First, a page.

Saturday, September 28, 2013

Kvitova wins Toray Pan Pacific Open

Petra Kvitiova won the Toray Pan Pacific Open today, defeating Angelique Kerber in the final of the the event's 30 anniversary. The victory was a portrait of both the truly great player Kvitova became in 2011, as well as the inscure, error-prone player she became following her banner year. She defeated Kerber 6-2, 0-6, 6-3, and the scoreline paints the portrait.

Kvitova swept through the first set, hitting winners into both corners and comporting herself easily at the net. She so dominated Kerber that it would have been easy to think that she was actually going to get off the court with a straight sets win. But hey--this was Kvitova, and this was a big match. There was still time for her to lose her way. And lose her way she did (following a between-sets chat with her coach--just saying). Second set Petra was an error machine whose clumsiness boosted Kerber's confidence, which is really all that the German needed to bring up her own level.

So befuddled was Kvitova that Kerber was able to take the second set 6-0 while hitting only a few winners.

But we knew how it would end. Kvitova raced to a 4-0 lead in the final set, Kerber then made things harder for her, but--on her fourth match point--Kvitova won her second title of the year, and the 11th of her career.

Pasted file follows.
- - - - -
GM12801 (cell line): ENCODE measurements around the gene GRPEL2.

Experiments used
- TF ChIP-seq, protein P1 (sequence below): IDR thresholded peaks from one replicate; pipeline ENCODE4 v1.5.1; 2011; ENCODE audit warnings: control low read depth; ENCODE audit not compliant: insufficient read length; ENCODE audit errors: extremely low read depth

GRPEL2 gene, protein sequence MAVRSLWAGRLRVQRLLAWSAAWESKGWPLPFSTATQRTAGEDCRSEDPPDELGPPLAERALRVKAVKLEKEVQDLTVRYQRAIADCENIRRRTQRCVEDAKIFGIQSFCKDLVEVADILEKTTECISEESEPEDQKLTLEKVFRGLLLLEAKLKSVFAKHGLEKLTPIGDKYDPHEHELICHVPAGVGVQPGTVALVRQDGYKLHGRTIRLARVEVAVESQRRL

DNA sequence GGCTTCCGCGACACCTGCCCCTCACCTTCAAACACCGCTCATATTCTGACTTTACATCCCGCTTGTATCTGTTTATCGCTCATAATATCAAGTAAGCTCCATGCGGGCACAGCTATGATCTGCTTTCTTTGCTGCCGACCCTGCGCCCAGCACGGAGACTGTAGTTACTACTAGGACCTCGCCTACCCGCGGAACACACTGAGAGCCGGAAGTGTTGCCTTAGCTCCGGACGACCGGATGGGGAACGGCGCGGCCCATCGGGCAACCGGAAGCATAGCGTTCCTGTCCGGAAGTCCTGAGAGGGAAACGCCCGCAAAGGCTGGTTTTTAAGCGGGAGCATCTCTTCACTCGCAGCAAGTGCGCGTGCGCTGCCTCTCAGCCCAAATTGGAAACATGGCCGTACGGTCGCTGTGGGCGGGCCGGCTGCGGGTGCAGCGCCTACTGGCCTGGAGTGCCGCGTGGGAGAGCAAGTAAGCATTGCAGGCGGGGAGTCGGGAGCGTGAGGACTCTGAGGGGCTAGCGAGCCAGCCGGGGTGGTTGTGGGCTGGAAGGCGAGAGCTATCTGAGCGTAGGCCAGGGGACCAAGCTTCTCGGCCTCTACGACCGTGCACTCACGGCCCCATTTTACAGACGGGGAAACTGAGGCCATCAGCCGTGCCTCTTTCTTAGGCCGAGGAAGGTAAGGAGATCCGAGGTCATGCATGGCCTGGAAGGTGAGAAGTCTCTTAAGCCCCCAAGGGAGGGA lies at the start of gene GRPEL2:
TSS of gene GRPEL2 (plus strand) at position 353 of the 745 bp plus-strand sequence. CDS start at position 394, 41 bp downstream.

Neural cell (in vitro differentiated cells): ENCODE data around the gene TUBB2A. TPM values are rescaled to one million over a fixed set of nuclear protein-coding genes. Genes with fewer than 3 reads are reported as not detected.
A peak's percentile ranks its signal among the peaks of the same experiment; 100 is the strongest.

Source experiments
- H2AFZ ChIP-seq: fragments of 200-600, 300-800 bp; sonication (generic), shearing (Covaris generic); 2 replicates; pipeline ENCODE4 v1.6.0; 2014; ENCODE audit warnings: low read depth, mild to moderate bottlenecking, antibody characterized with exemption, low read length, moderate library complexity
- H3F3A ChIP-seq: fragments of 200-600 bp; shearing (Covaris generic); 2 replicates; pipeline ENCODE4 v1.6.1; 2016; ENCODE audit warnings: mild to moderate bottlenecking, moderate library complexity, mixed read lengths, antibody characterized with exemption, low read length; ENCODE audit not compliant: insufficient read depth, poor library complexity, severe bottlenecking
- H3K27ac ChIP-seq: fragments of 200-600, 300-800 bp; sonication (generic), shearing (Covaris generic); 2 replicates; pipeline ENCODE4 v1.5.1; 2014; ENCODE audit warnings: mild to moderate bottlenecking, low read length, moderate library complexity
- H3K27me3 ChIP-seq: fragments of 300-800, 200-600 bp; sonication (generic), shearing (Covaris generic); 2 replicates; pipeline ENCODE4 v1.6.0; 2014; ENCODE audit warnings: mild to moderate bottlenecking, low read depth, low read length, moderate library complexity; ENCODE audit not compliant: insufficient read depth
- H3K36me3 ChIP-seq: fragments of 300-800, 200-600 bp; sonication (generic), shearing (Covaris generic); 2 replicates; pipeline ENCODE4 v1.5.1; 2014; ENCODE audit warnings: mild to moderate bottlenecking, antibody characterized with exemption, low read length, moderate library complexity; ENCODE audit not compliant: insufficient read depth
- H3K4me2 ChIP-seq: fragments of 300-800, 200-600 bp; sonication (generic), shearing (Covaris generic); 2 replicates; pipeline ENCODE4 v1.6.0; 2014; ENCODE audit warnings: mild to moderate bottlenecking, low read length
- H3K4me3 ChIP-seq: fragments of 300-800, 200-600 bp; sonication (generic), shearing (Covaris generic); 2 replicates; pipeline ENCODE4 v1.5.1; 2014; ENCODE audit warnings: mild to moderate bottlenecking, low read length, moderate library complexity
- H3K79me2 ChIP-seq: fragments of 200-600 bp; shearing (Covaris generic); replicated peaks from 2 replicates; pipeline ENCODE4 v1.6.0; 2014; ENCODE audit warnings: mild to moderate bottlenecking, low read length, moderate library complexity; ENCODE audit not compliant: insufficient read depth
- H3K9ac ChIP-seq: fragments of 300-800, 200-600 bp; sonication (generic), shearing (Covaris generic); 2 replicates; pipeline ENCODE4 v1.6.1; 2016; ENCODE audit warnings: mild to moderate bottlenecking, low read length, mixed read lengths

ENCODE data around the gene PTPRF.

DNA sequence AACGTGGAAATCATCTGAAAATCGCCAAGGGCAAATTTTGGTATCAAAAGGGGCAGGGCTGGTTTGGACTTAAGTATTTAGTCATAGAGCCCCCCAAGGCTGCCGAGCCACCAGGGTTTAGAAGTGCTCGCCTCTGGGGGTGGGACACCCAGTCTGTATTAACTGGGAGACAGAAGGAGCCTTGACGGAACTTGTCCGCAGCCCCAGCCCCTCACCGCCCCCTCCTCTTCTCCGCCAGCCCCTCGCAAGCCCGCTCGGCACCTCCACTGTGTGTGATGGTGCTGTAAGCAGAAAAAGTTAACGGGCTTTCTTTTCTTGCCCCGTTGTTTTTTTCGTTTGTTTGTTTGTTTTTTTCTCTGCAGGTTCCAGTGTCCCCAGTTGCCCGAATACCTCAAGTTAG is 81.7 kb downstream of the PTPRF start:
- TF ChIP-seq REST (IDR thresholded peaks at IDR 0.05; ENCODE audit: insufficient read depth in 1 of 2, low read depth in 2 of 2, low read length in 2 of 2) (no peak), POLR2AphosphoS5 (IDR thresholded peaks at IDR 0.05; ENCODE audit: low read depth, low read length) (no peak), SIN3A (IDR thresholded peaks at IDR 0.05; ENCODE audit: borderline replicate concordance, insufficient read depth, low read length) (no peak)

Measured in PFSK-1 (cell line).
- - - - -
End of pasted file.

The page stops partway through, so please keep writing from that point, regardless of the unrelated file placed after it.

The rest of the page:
It had been four years since two leftys contested a WTA fnal, and 20 years since two of them contested a big (what we now call "premier") final: In 1993, Martina Navratilova defeated Monica Seles for the Paris indoor event final.

Cara Black and Sania Mirza won the Tokyo doubles title. They defeated Chan Hao-Ching and Liezel Huber 4-6, 6-0, 11-9. This win gives Mirza four doubles titles for the year.


Jim Lumpkin said...

Kerber helped Petra to lose her way. Odd to say, but that is what Angelique excels at doing. She is the best retriever on the tour. Pattern in set 2: Kvitova hits a rocket at Kerber, then another, then another... they all come back... somehow...Kvitova blows it by being impatient, hitting long. Everyone should know by now that Kerber will make you hit back two or three balls on shots that you thought were winners. So why do many fall into this trap by losing patience? It's easy to see what is going on as a spectator. Just sayin'...

Diane said...

Certainly true, and somethingfor which Petra should have beeb totally prepared :(

Anonymous said...

I was amazed at how many balls were hit back by Angelique from odd foot positions and strange looking strokes or just plain blocking the ball back randomly. She is the best retriever I've ever seen. But I agree, Petra should have known that the second set would be based on that and that alone, since trying to hit with Petra had not worked at all. Odd though, as someone pointed out, that Petra's coach visited her between the first and second sets, and obviously, did not remind her of what was a 100% certainty soon to come in set 2.

Karen said...